I cannot stress enough the importance of finding support and help from a professional who can guide you through the injuries you have sustained due to trauma and abuse.  It’s like learning a new language, and you need a teacher.

Abuse is painful, and it always will be.  I don’t get to remember a childhood of safety, or a home where I was nurtured. But I do get to create a safe and nurturing environment for my children.  And I get to be a stand for others to get their support and treatment.  But most importantly, I listen.  I am available for those who need me to talk.

It also gives me clarity and rest when I understand it as something that wasn’t personal.  I was simply unfortunate, unlucky.  But I don’t have to survive anymore.  Now I get to live my life.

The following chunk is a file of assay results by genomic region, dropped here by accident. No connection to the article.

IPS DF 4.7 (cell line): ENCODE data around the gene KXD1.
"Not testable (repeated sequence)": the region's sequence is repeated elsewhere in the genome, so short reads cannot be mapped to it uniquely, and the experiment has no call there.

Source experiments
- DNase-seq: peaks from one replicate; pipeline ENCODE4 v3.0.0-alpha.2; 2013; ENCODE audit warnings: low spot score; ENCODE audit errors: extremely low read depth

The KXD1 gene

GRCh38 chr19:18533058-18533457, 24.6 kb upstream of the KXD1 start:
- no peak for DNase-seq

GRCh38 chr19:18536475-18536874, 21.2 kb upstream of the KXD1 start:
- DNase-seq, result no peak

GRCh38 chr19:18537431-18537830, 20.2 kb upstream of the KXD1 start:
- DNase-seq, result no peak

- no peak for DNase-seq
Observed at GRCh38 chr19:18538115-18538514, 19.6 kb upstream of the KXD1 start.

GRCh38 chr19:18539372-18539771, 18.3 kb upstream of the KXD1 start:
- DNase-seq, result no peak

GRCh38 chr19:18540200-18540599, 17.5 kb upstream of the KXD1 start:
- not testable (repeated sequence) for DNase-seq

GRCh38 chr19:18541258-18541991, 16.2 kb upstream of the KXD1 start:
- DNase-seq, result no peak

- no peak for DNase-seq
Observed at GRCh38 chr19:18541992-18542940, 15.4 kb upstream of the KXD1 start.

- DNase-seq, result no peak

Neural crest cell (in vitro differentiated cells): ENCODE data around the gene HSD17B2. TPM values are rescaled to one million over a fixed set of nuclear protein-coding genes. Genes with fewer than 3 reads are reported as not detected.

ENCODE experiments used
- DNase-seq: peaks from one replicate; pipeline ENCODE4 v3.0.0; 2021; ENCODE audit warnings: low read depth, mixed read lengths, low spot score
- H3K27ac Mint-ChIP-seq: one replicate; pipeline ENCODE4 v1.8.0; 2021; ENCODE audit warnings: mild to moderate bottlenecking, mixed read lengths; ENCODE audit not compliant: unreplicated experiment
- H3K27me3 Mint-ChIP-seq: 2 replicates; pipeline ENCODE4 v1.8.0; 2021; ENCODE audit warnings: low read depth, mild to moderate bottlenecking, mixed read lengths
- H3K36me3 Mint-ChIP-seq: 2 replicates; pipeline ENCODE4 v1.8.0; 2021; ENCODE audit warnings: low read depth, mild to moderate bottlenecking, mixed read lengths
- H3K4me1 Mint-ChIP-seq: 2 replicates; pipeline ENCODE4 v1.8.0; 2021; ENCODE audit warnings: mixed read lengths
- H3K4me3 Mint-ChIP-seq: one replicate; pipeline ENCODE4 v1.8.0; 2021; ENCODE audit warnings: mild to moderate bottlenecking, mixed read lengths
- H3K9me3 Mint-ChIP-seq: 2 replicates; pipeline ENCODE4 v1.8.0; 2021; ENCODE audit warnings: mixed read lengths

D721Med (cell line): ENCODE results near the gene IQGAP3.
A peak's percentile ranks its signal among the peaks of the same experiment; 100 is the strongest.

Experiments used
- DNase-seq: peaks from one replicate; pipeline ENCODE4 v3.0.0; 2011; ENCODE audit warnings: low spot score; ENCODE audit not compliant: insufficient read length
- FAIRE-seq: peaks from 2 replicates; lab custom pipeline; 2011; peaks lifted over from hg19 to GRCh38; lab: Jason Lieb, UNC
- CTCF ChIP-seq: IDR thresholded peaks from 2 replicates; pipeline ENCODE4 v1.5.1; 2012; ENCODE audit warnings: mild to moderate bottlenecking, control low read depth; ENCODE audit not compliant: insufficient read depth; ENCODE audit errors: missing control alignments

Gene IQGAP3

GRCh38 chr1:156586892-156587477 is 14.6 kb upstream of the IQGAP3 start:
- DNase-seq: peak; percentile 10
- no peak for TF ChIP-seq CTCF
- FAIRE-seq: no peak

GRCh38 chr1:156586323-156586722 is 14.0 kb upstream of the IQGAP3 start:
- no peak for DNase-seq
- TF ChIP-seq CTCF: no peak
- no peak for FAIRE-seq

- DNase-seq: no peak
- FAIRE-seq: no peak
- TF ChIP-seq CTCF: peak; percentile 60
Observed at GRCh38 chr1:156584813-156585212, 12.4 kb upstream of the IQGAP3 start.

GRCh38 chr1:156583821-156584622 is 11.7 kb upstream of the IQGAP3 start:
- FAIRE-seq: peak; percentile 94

To fully understand the metabolism connection to abuse and PTSD, please read Diet Recovery and Eat for Heat which both explain the mechanisms in our bodies that manage stress and relaxation.

Cross-posted at The Exponent.

This post is a part of Real Food Wednesday, Allergy Free Wednesday, The Mommy Club, Thank Your Body Thursday, Simple Lives Thursday, Pennywise Platter, Full Plate Thursday, Fight Back Friday.

PAID ENDORSEMENT DISCLOSURE: In order for me to support my blogging activities, I may receive monetary compensation or other types of remuneration for my endorsement, recommendation, testimonial and/or link to any products or services from this blog.


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  1. Thank you so much for sharing this, friend. I’m sure it wasn’t easy, but I bet there are a lot of people that need to read it. You are amazing, talented, and beautiful. So glad to know you.